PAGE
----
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Old 01-05-2008, 21:47   #1
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Gel Coat, why?

As I was reading over yet another possible delamination or at best simply bad manufacture of a small area, I yet again wondered. Why do we put up with gel-coat? What's so great about it?

I've not dealt with gel-coat in any real regard. I don't even think my boat has gel-coat. So here's what I'm asking.

What are the up sides to gel-coat? I'll take anything, aesthetics, durability, strength, whatever.

What are the downsides to it? Again, anything, delamination, holes, brittleness, blisters, whatever.

Honestly, the whole thing seems to me, just a fancy finish(yes I know it usually goes on first in molds) builders put on new boats to impress buyers so that either A) they can charge more or B) they draw attention away from bad construction.
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Old 01-05-2008, 22:09   #2
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A lot of the custom boats like Gunboat and FastCat are being done in LPU instead of gelcoat. I am thinking the same as you sluissa, what's the point of gelcoat? LPU paint is so much shinier, does not oxidize or have pores that hold grime. I am curious to hear some answers as well.
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Old 01-05-2008, 22:47   #3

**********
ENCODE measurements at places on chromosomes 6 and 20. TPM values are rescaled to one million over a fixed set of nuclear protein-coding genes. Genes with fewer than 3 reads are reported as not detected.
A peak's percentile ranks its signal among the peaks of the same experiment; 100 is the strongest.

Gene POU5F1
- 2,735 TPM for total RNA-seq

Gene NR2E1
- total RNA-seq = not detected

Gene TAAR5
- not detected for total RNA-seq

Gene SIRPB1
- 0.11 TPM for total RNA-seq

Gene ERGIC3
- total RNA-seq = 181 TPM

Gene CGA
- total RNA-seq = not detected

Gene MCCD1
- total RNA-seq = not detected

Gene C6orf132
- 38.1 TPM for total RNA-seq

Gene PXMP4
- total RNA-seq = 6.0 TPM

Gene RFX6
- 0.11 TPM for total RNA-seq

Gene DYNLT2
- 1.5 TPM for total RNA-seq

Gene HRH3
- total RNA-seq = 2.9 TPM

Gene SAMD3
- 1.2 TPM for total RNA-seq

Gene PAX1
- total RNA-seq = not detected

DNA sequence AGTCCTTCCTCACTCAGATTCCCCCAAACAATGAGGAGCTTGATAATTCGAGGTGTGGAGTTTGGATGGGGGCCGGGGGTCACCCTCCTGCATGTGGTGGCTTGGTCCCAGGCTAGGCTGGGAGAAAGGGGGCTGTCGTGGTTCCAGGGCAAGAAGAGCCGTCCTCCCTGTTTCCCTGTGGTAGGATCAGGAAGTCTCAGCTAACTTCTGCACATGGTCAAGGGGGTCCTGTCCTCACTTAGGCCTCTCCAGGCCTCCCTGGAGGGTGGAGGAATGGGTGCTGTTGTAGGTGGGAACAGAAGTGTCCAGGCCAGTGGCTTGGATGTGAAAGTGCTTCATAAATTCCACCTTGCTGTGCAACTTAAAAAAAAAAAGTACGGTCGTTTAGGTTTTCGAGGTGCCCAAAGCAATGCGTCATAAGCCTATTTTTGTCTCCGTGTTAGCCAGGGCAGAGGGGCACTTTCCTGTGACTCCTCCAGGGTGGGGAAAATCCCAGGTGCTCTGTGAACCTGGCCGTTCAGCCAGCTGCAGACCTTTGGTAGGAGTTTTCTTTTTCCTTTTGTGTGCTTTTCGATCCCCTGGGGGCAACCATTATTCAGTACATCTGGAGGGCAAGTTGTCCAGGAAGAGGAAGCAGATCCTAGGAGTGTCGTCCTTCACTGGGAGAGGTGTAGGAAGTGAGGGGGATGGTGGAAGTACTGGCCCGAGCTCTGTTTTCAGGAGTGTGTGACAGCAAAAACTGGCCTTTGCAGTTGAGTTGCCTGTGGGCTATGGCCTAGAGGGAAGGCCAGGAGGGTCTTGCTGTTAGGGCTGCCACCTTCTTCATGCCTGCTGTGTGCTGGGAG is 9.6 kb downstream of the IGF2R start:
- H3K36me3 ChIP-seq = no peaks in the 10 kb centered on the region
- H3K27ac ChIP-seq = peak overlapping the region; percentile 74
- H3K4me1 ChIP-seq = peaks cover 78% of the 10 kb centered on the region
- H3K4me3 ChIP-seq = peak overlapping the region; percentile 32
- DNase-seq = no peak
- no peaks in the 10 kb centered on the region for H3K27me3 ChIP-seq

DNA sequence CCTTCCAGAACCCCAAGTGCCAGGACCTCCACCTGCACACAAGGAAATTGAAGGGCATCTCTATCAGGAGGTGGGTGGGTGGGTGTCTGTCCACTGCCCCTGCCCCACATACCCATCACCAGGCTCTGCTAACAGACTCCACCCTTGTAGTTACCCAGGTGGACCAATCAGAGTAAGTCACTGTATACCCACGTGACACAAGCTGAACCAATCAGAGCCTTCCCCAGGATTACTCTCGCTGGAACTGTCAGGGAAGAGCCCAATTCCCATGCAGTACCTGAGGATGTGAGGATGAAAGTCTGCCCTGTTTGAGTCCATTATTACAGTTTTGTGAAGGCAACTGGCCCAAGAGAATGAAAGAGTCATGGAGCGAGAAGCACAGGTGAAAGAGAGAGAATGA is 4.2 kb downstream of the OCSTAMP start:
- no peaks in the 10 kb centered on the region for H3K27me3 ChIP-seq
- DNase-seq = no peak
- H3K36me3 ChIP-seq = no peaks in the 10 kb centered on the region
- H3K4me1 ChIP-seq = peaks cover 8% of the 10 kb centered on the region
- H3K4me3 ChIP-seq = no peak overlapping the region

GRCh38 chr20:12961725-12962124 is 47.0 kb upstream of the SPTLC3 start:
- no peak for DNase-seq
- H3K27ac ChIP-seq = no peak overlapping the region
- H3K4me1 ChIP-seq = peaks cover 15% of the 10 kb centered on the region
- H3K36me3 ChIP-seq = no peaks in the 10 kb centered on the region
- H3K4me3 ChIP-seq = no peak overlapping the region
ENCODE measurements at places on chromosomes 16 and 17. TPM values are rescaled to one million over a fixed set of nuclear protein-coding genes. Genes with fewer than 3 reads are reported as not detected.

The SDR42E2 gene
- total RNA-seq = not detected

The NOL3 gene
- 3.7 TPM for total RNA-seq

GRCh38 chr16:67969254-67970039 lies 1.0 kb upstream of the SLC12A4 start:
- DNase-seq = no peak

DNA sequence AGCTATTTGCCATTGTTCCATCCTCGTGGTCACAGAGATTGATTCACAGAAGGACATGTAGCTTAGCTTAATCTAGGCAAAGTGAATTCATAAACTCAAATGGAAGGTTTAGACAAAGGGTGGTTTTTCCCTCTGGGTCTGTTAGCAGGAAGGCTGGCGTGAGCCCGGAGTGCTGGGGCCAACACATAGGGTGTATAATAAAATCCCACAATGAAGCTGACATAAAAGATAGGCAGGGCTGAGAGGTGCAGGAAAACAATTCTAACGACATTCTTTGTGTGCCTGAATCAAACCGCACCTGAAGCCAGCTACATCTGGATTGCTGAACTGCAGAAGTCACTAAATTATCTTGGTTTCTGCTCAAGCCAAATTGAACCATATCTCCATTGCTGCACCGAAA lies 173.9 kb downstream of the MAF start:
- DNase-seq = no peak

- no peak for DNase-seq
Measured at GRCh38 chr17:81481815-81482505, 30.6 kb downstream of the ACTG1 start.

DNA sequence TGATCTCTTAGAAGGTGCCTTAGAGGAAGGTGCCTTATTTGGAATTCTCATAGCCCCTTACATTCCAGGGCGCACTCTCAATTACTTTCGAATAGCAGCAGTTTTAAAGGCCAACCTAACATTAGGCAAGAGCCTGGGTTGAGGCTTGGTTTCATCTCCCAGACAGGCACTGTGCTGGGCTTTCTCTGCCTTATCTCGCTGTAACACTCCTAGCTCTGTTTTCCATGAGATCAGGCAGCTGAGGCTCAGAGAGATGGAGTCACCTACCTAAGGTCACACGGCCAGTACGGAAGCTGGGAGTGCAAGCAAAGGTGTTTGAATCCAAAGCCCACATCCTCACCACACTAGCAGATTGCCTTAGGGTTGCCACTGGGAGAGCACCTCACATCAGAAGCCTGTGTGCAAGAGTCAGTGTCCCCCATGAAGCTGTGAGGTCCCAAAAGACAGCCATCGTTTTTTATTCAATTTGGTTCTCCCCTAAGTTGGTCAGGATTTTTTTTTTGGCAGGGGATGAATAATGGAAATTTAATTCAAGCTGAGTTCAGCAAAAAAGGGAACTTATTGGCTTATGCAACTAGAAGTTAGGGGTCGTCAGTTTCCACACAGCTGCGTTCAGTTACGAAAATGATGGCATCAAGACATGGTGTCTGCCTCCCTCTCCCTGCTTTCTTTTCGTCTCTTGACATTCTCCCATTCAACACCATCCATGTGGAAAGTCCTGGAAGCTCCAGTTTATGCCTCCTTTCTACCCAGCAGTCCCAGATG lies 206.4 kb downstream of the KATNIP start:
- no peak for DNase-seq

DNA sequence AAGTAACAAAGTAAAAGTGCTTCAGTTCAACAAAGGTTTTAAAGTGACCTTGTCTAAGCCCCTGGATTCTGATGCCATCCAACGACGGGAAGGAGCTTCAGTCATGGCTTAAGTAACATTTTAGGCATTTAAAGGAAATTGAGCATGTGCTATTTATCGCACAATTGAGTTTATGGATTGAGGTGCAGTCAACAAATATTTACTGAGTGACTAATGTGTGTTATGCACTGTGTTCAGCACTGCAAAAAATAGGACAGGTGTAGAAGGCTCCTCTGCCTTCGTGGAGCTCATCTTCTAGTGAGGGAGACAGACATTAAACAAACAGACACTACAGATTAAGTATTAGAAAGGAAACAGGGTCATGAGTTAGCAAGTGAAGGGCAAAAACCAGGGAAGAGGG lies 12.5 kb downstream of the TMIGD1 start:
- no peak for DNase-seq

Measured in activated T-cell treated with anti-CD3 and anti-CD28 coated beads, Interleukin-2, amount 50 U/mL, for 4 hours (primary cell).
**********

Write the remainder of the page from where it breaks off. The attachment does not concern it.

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Below waterline, gelcoat is there to seal water out. Polyster, vinylester or epoxy is porous and will absorb and soak in water causing blisters, cracking, and structural damage.
I learned a lot about the topic from David Pascoe, really really good articles. Yacht Survey Online: David Pascoe, Marine Surveyor
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Old 01-05-2008, 23:10   #4
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I have always read different. Epoxy is watertight. Polyester resin and gelcoat can absorb water. I have seen lots of boats in yards that have severe blistering under the gelcoat because gelcoat is subject to water osmosis. The solution always seems to be rolling on some coats of an epoxy barrier coat like Interlux 3000 because it is watertight.

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Old 01-05-2008, 23:12   #5
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Quote:
Originally Posted by phorvati View Post
Below waterline, gelcoat is there to seal water out. Polyster, vinylester or epoxy is porous and will absorb and soak in water causing blisters, cracking, and structural damage.
I learned a lot about the topic from David Pascoe, really really good articles. Yacht Survey Online: David Pascoe, Marine Surveyor

Epoxy isn't porous. If gelcoat is more waterproof why do so many builders seal their gelcoated boats with epoxy below the waterline?
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Old 02-05-2008, 00:03   #6
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Gelcoat isn't as shiny, but it can be an 1/8" of an inch thick or more when put in the mold when the boat is made. My friend's boat got 25 years of buffing off the oxidized layers to shine it up over the years before getting down to print through.

Trying to paint gel coat on after a boat is built or to re-furbish, I believe makes things much more of a toss up. Painted on gel coat isn't as thick as when put on in the mold, and it's not self leveling, even with Durathane added.

John
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Old 02-05-2008, 05:22   #7